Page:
Qiagen N.V.'s (NYSE:QGEN) recent 5.6% pullback adds to one-year year losses, institutional owners may take drastic measures

By
Simply Wall St
Published
May 12, 2022
NYSE:QGEN
Source: Shutterstock

A look at the shareholders of Qiagen N.V. (NYSE:QGEN) can tell us which group is most powerful. And the group that holds the biggest piece of the pie are institutions with 75% ownership. That is, the group stands to benefit the most if the stock rises (or lose the most if there is a downturn).

As a result, institutional investors endured the highest losses last week after market cap fell by US$594m. This set of investors may especially be concerned about the current loss, which adds to a one-year loss of 4.7% for shareholders. Often called “market makers”, institutions wield significant power in influencing the price dynamics of any stock. As a result, if the decline continues, institutional investors may be pressured to sell Qiagen which might hurt individual investors.

In the chart below, we zoom in on the different ownership groups of Qiagen.

See our latest analysis for Qiagen

ownership-breakdown
NYSE:QGEN Ownership Breakdown May 12th 2022

What Does The Institutional Ownership Tell Us About Qiagen?

Many institutions measure their performance against an index that approximates the local market. So they usually pay more attention to companies that are included in major indices.

We can see that Qiagen does have institutional investors; and they hold a good portion of the company's stock. This implies the analysts working for those institutions have looked at the stock and they like it. But just like anyone else, they could be wrong. When multiple institutions own a stock, there's always a risk that they are in a 'crowded trade'. When such a trade goes wrong, multiple parties may compete to sell stock fast. This risk is higher in a company without a history of growth. You can see Qiagen's historic earnings and revenue below, but keep in mind there's always more to the story.

earnings-and-revenue-growth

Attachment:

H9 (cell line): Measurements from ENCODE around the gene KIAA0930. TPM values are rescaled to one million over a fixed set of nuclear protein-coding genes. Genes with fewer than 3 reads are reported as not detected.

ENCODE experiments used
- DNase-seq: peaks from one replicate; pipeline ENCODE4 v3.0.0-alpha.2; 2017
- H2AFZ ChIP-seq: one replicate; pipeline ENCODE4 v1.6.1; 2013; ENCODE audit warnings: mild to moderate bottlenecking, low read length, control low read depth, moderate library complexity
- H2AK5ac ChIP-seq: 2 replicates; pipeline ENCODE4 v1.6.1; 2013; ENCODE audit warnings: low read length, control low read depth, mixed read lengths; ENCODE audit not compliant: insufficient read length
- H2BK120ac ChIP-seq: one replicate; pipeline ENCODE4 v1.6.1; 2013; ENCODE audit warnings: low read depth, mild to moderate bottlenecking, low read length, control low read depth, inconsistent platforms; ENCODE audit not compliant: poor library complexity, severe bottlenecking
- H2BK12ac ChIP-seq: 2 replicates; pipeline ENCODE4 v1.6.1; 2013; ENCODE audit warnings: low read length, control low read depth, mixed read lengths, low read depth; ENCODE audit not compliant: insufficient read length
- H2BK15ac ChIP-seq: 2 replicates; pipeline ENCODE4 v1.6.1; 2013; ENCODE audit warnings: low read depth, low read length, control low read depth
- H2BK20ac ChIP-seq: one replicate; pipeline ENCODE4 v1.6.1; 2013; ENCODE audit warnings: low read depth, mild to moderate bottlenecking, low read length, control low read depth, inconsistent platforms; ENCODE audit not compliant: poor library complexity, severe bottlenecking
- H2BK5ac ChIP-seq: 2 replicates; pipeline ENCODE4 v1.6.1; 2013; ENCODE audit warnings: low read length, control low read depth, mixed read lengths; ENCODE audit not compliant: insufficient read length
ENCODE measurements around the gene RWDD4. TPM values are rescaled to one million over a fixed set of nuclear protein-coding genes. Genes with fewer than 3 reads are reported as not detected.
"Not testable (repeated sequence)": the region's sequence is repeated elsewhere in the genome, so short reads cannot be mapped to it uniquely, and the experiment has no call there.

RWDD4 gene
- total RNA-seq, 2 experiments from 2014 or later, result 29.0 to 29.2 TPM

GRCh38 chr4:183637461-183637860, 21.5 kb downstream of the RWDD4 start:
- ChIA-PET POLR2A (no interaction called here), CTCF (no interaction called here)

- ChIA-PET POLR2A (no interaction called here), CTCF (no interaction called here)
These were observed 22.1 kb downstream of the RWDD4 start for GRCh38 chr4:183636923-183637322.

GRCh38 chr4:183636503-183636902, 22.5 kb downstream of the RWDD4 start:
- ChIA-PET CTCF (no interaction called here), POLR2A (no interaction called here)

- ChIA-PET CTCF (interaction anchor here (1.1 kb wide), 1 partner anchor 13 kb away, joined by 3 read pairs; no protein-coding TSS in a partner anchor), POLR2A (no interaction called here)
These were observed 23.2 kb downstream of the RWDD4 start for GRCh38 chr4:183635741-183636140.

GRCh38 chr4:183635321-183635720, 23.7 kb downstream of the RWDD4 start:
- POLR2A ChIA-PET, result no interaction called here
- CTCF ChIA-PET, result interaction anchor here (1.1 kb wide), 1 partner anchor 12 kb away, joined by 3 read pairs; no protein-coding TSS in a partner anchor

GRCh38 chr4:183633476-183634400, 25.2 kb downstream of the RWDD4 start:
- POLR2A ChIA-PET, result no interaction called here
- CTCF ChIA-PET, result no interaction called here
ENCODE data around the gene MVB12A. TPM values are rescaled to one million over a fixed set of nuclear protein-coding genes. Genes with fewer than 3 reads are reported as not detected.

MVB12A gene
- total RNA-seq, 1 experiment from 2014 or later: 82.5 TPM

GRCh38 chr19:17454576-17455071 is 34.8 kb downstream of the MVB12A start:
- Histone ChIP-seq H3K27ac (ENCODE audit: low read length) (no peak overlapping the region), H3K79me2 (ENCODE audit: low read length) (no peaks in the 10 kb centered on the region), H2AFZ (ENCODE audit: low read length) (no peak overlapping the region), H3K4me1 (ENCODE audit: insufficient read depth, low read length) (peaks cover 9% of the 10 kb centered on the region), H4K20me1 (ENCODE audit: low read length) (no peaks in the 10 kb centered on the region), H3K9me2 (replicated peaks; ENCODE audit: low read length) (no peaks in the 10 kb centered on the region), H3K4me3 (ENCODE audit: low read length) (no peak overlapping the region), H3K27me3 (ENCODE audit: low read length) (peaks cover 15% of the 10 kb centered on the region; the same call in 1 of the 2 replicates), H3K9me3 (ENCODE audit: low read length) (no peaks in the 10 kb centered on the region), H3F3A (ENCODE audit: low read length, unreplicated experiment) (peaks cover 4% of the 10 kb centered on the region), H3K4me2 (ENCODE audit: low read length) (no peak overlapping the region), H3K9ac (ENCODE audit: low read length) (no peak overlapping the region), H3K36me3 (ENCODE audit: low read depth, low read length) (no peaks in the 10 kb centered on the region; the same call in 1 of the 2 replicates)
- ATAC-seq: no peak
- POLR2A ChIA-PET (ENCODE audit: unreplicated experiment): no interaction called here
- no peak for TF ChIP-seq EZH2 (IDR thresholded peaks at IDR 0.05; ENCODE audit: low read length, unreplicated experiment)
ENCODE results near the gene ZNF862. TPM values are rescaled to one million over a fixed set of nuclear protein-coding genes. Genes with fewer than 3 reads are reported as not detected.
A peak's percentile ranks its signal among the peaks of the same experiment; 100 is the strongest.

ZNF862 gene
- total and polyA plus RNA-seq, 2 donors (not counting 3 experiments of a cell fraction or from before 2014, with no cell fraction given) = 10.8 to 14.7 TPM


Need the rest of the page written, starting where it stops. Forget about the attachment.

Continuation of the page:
NYSE:QGEN Earnings and Revenue Growth May 12th 2022

Institutional investors own over 50% of the company, so together than can probably strongly influence board decisions. We note that hedge funds don't have a meaningful investment in Qiagen. Our data shows that BlackRock, Inc. is the largest shareholder with 14% of shares outstanding. In comparison, the second and third largest shareholders hold about 9.0% and 3.5% of the stock.

Looking at the shareholder registry, we can see that 51% of the ownership is controlled by the top 18 shareholders, meaning that no single shareholder has a majority interest in the ownership.

While it makes sense to study institutional ownership data for a company, it also makes sense to study analyst sentiments to know which way the wind is blowing. Quite a few analysts cover the stock, so you could look into forecast growth quite easily.

Insider Ownership Of Qiagen

While the precise definition of an insider can be subjective, almost everyone considers board members to be insiders. Management ultimately answers to the board. However, it is not uncommon for managers to be executive board members, especially if they are a founder or the CEO.

I generally consider insider ownership to be a good thing. However, on some occasions it makes it more difficult for other shareholders to hold the board accountable for decisions.

Our data suggests that insiders own under 1% of Qiagen N.V. in their own names. Being so large, we would not expect insiders to own a large proportion of the stock. Collectively, they own US$39m of stock. It is good to see board members owning shares, but it might be worth checking if those insiders have been buying.

General Public Ownership

With a 24% ownership, the general public, mostly comprising of individual investors, have some degree of sway over Qiagen. While this group can't necessarily call the shots, it can certainly have a real influence on how the company is run.

Next Steps:

While it is well worth considering the different groups that own a company, there are other factors that are even more important. For example, we've discovered 1 warning sign for Qiagen that you should be aware of before investing here.

If you are like me, you may want to think about whether this company will grow or shrink. Luckily, you can check this free report showing analyst forecasts for its future.

NB: Figures in this article are calculated using data from the last twelve months, which refer to the 12-month period ending on the last date of the month the financial statement is dated. This may not be consistent with full year annual report figures.

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